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Cardinal Trigonometric interpolation


#include <boost/math/interpolators/cardinal_trigonometric.hpp>

namespace boost{ namespace math{ namespace interpolators {

template <class RandomAccessContainer>
class cardinal_trigonometric
    cardinal_trigonometric(RandomAccessContainer const & y, Real t0, Real h);

    Real operator()(Real t) const;

    Real prime(Real t) const;

    Real double_prime(Real t) const;

    Real period() const;

    Real integrate() const;

    Real squared_l2() const;

Cardinal Trigonometric Interpolation

The cardinal trigonometric interpolation problem takes uniformly spaced samples yj of a periodic function f defined via yj = f(t0 + j h) and represents them as a linear combination of sines and cosines. If the period of f is T, and the number of data points is n = 2m or n = 2m+1, we hope to have

f(t) ≈ a0/2 + ∑k = 1m ak cos(2π k (t-t0) /T) + bk sin(2π k (t-t0)/T)

Convergence rates depend on the number of continuous derivatives of f; see either Atkinson or Kress for details.

A simple use of this interpolator is shown below:

#include <vector>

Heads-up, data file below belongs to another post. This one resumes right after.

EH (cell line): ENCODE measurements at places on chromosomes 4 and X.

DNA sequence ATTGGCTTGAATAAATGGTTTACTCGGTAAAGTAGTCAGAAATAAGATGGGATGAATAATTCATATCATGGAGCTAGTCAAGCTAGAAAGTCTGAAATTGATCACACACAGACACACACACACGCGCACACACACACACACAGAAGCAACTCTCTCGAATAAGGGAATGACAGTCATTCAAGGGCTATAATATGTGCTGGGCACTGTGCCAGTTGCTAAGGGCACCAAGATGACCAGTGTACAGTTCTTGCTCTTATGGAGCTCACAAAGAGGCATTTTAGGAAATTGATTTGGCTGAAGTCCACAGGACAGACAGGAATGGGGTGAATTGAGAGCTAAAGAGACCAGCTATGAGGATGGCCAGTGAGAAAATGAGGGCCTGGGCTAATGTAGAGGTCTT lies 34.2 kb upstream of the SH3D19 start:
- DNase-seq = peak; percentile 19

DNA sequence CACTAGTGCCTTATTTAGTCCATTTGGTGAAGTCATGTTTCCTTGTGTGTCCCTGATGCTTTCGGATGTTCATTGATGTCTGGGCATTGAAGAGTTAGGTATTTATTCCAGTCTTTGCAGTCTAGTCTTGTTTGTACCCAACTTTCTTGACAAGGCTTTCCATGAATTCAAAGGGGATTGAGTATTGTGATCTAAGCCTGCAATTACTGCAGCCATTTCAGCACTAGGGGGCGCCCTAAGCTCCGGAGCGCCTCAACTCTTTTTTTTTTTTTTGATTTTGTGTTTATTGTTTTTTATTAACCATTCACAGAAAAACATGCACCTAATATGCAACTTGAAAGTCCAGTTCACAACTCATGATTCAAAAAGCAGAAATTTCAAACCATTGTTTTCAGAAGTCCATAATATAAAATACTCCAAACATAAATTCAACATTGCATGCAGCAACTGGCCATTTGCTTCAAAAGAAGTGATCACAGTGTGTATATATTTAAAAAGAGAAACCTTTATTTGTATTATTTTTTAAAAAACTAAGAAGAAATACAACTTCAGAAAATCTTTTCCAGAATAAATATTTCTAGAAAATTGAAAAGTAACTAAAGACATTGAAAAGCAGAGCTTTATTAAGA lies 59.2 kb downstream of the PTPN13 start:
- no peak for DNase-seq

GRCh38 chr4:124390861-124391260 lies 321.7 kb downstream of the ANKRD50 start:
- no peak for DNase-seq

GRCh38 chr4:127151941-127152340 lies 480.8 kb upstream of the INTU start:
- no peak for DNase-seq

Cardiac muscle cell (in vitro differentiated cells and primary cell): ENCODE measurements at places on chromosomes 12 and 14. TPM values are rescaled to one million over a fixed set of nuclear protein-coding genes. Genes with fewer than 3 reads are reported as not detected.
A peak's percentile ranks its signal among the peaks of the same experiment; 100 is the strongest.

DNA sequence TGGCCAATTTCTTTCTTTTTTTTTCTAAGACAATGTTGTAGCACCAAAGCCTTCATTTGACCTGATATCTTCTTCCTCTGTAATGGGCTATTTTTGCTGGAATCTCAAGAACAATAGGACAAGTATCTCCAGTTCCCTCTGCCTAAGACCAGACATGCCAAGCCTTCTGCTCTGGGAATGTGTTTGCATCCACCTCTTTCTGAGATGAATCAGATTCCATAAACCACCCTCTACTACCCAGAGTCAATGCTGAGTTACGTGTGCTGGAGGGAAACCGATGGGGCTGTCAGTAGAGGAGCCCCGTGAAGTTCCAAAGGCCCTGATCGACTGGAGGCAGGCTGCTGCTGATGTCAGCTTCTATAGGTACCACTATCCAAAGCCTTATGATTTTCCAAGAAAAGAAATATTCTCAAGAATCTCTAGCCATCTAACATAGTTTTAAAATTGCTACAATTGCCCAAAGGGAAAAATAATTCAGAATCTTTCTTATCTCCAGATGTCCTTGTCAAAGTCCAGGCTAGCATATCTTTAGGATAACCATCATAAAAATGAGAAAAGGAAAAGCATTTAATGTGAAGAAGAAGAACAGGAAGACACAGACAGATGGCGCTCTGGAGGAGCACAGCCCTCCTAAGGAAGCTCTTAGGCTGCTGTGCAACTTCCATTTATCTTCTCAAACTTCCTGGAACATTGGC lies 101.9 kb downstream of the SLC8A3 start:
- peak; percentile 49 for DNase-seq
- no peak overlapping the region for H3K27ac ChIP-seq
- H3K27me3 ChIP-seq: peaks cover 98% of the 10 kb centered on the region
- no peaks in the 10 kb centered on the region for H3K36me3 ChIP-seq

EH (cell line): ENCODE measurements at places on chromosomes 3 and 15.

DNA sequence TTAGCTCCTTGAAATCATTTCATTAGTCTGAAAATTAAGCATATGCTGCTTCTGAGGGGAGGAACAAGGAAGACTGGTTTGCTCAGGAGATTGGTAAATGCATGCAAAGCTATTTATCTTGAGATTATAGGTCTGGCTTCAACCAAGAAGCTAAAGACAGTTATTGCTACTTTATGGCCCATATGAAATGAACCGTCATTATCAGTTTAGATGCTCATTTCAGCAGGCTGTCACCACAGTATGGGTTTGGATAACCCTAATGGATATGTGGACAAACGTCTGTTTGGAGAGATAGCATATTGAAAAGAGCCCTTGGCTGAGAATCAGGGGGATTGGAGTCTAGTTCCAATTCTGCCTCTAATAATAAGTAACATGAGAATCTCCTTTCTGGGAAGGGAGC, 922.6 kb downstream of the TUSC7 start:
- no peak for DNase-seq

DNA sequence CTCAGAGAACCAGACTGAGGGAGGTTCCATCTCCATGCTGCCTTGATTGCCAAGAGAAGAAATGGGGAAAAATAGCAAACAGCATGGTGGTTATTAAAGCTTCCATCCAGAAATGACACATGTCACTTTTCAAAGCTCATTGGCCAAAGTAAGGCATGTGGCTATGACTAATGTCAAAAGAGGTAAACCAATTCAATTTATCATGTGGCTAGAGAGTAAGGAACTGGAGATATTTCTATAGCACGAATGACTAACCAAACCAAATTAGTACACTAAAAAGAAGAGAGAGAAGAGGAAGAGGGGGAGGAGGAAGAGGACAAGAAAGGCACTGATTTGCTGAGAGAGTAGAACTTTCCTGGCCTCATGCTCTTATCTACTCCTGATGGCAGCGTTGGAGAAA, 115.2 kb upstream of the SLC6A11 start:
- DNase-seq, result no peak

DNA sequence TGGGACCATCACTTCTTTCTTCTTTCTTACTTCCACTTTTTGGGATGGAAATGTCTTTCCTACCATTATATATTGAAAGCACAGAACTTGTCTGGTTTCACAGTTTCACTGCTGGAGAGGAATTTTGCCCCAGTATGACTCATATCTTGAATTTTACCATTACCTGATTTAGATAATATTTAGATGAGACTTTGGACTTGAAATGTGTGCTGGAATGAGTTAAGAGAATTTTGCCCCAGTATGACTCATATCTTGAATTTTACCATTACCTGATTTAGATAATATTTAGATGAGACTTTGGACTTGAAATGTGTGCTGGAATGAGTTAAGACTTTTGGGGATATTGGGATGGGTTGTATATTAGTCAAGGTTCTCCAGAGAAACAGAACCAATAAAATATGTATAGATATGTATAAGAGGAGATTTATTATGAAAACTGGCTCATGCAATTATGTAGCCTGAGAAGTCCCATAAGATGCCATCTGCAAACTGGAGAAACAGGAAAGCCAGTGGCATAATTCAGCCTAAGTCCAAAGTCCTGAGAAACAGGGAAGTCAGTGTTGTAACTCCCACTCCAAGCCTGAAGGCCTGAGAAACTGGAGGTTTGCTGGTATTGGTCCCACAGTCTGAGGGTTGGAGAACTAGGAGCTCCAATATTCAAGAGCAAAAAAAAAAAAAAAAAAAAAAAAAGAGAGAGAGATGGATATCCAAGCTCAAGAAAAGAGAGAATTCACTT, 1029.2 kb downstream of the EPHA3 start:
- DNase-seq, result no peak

#include <boost/math/interpolators/cardinal_trigonometric.hpp>
using boost::math::interpolators::cardinal_trigonometric;
std::vector<double> v(17, 3.2);
auto ct = cardinal_trigonometric(v, /*t0 = */ 0.0, /* h = */ 0.125);
std::cout << "ct(1.3) = " << ct(1.3) << "\n";

// Derivative:
std::cout << << "\n";
// Second derivative:
std::cout << ct.double_prime(1.2) << "\n";

The period is always given by v.size()*h. Off-by-one errors are common in programming, and hence if you wonder what this interpolator believes the period to be, you can query it with the .period() member function.

In addition, the transform into the trigonometric basis gives a trivial way to compute the integral of the function over a period; this is done via the .integrate() member function. Evaluation of the square of the L2 norm is trivial in this basis; it is computed by the .squared_l2() member function.

Below is a graph of a C bump function approximated by trigonometric series. The graphs are visually indistinguishable at 20 samples.


This routine depends on FFTW3, and hence will only compile in float, double, long double, and quad precision, unlike the large bulk of the library which is compatible with arbitrary precision arithmetic. The FFTW linker flags must be added to the compile step, i.e., -lm -lfftw3 for double precision, -lm -lfftw3f for float, so on.

Evaluation of derivatives is done by differentiation of Horner's method. As always, differentiation amplifies noise; and because some rounding error is produced by computation of the Fourier coefficients, this error is amplified by differentiation.